Taking a look back at the Eagles’ offense last year, there was some good, some not so good.
The Eagles were 1st in the NFL running the ball, 4th-best on third down, 2nd in scoring after halftime, 5th-best in fewest turnovers, 6th-best protecting the quarterback.
Not bad at all.
But they were 25th passing the ball, 17th in first-half scoring, 14th in first downs per game and 14th in scoring.
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Not bad. But not great.
There’s reason to believe that’s about to change. You never know who’s going to pan out, who's going to be disappointing, who’s going to get hurt.
But looking at this offense objectively, there’s no reason to think the Eagles won’t be more productive, more efficient and more successful in 2022 than in 2021.
Here are 10 reasons why:
1. Nick Sirianni’s second year: Last year was Sirianni’s first as a head coach, as a game plan designer, as a scheme planner and as a play caller. That’s a lot, and you could tell as the year went on he gradually developed a better feel for all those things. The last Eagles head coach whose team won fewer games in Year 2 than Year 1 was Ed Khayat in 1971 and 1972. It’s hard to imagine a year of experience won’t help Sirianni in every key area as an offensive coach.
2. Jalen Hurts: I can’t think of a reason Hurts won’t improve in his second year as a starter. He certainly made huge strides from his four starts under Doug Pederson in 2020 to last year. He’s a diligent worker and is well aware of the flaws in his game. Can you think of the last young Eagles QB who didn’t improve from his first year as a full-time starter to his second? No. Because there’s never been one. Maybe Hurts will be the first. He’s got a lot of work to do. But everything points to a more effective QB in 2022.
3. A.J. Brown: Finally a legit Pro Bowl-caliber wide receiver. Brown gives the Eagles a potentially elite WR1A and WR1B for the first time since DeSean Jackson and Jeremy Maclin were both here – and that was a decade ago. If Brown just hits his career averages, that’s 62-for-998 with 8 touchdowns. Only four Eagles WRs have reached those numbers even once in the last 36 years – Irving Fryar, Terrell Owens and Maclin once and Jackson twice. And that’s Brown’s career average.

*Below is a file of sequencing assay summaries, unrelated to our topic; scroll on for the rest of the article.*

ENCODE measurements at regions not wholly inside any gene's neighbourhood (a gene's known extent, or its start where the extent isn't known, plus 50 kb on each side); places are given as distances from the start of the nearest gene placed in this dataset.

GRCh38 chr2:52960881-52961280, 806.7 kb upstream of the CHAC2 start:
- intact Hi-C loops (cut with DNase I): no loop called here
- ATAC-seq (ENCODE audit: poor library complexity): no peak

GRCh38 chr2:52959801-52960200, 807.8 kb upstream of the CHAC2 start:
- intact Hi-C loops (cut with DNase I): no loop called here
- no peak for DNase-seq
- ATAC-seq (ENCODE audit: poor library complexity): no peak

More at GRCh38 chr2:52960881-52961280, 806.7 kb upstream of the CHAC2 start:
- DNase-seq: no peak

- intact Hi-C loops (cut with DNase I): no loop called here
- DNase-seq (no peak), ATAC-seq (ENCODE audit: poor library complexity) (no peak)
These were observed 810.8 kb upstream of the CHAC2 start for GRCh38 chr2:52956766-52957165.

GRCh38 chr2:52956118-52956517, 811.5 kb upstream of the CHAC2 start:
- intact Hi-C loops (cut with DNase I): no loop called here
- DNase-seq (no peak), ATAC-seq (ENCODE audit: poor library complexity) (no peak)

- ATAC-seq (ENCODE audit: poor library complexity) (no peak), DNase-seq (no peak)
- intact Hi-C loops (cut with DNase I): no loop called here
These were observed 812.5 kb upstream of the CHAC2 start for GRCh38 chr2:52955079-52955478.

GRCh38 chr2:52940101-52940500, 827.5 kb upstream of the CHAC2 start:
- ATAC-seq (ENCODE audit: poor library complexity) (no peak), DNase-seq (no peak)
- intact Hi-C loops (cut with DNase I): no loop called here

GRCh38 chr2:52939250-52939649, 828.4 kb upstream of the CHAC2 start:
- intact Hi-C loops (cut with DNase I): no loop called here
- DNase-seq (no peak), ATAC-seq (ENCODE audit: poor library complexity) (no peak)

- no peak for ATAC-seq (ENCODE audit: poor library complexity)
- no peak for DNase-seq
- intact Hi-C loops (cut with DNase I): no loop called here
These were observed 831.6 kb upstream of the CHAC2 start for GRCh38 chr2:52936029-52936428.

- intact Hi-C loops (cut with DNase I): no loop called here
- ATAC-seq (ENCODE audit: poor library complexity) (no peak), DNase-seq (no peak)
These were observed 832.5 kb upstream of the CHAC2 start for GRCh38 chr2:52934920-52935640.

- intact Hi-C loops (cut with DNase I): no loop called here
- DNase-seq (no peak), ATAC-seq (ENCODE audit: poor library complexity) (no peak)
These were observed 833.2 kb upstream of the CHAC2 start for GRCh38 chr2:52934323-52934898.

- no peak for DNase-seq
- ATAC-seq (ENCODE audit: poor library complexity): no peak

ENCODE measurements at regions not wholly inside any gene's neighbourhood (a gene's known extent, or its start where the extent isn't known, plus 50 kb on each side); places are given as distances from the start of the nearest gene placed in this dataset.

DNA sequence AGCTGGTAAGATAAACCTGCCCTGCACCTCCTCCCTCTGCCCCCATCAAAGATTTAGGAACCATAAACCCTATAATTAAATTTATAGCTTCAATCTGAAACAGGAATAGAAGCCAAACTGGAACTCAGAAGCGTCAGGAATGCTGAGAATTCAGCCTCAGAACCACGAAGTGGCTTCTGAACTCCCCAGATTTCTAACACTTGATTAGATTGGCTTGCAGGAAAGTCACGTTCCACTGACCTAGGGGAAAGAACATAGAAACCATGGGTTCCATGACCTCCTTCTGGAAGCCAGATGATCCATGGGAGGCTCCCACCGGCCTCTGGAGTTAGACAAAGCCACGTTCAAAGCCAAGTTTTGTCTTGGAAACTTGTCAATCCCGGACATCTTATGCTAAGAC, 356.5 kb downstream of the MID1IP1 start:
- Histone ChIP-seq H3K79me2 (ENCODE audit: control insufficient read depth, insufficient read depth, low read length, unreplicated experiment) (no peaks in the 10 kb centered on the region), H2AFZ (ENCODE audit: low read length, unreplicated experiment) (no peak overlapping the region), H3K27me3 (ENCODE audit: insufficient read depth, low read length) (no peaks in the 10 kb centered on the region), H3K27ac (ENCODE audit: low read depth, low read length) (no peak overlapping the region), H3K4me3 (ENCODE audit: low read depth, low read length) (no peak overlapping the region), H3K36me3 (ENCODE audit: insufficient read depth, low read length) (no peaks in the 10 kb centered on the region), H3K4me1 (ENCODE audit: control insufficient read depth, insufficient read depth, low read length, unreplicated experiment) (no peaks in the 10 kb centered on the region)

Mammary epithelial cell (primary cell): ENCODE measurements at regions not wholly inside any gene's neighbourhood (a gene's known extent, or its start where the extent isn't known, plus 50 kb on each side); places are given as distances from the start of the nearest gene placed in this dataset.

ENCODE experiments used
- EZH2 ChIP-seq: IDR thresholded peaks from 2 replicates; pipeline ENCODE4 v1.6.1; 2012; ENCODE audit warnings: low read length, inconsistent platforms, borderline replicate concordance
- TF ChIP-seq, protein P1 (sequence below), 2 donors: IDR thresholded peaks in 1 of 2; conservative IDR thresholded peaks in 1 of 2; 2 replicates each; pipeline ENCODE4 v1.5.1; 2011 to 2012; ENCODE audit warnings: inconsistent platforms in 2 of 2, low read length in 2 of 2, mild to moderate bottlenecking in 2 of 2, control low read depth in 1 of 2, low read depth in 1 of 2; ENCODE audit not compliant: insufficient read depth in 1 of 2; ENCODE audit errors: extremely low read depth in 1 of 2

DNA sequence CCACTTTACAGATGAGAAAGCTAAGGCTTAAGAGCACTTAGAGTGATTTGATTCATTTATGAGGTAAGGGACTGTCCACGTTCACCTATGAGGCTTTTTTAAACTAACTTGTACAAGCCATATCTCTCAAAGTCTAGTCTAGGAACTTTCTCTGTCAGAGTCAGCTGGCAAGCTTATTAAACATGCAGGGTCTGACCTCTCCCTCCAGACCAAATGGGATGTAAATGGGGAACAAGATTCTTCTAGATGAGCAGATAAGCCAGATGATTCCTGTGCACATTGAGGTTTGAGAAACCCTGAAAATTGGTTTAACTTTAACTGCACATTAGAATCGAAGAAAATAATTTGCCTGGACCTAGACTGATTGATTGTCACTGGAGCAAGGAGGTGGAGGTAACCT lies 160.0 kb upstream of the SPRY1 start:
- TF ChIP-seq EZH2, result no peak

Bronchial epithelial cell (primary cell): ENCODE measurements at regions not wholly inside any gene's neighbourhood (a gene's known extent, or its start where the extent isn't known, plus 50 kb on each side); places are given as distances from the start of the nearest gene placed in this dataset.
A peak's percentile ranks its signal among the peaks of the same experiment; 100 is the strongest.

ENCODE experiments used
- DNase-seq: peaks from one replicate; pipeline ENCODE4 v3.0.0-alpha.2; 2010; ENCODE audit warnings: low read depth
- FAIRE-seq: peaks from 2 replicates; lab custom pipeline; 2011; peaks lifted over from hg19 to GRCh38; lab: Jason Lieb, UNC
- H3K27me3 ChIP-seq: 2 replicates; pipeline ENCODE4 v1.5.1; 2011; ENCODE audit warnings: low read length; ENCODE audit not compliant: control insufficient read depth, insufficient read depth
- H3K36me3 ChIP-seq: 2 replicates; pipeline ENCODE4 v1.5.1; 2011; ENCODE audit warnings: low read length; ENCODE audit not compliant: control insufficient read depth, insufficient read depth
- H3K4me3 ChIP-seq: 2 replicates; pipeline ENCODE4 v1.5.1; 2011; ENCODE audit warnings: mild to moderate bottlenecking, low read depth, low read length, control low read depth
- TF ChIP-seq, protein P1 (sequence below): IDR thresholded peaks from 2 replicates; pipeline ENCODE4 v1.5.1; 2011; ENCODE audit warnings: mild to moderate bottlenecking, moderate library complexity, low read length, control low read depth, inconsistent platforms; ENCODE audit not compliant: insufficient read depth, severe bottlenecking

4. DeVonta Smith: I wrote back in March why Smith should improve dramatically in Year 2, and that was before he had a guy playing across from him who will draw a lot of the coverage that Smith was seeing last year. Expect big things in Year 2 from Smith.
5. Jalen Reagor: Don’t want to pile on here, but the reality is that dramatically reducing – or possibly eliminating – Reagor from the offense will help immeasurably. He played 750 snaps last year! That’s 750 snaps where the offense had one guy who was just not going to make a play. Reagor last year became the 9th NFL wideout in the last 37 years to start at least 13 games and fail to record 300 yards and the 8th WR in the last 50 years with at least 43 touches and 331 or fewer scrimmage yards. Just having him NOT playing is an upgrade.
6. Zach Pascal: Don’t underestimate the value of a decent WR4. When the Eagles went four wides last year it had to be with Smith, Quez Watkins, Reagor and either Greg Ward or J.J. Arcega-Whiteside. Now you’re looking at Smith, Brown, Watkins and Pascal. He may not be a star, but Pascal averaged 38 catches for 472 yards and four TDs in four years in Indy and is an outstanding blocker. In other words, the Eagles’ WR4 this year is better than their WR3 last year.
7. Balance: Sirianni knows the Eagles have to be more efficient in the passing game. The Eagles had the fewest passing attempts last year and the 2nd-most rushing attempts (one less than the Titans), and those figures have to be more balanced for the Eagles to keep defenses guessing. You’re not going to beat good teams if they know you only have one way to attack. With the WR additions and the hoped-for improvement from Hurts, the passing game should be more effective, and the offense more balanced and unpredictable.
8. No significant losses: With Jason Kelce’s decision to return for a 12th season, the Eagles have everybody back on offense with the exception of Brandon Brooks, who only played one full game last year; Nate Herbig, a backup guard; and Zach Ertz, who the Eagles traded in October. Literally everybody who contributed on offense for the full season is back in 2022, and that’s rare. That gives this offense a real chance to grow because there’s already a starting point well beyond last year’s.
9. Full year of Dallas Goedert: After the Ertz trade, Goedert’s 614 yards in 10 games were the 4th-most yards of any tight end – nine fewer than Travis Kelce (on 19 fewer targets). If you include the playoffs, Goedert averaged 64.2 yards per game after the Ertz trade – nearly 1,100-yard pace for an entire season. A full season of Goedert as TE1 is going to be huge.
10. Landon Dickerson from the start: As good as the Eagles’ offensive line was last year, don’t forget, Landon Dickerson missed most of training camp, didn’t become a starter until Week 3, didn’t make his way to left guard until Week 4 and struggled his first few games before really coming into his own around mid-season. By the end of the year, Dickerson was playing at a Pro Bowl level, and having Dickerson begin the season presumably at that level will make a big difference.
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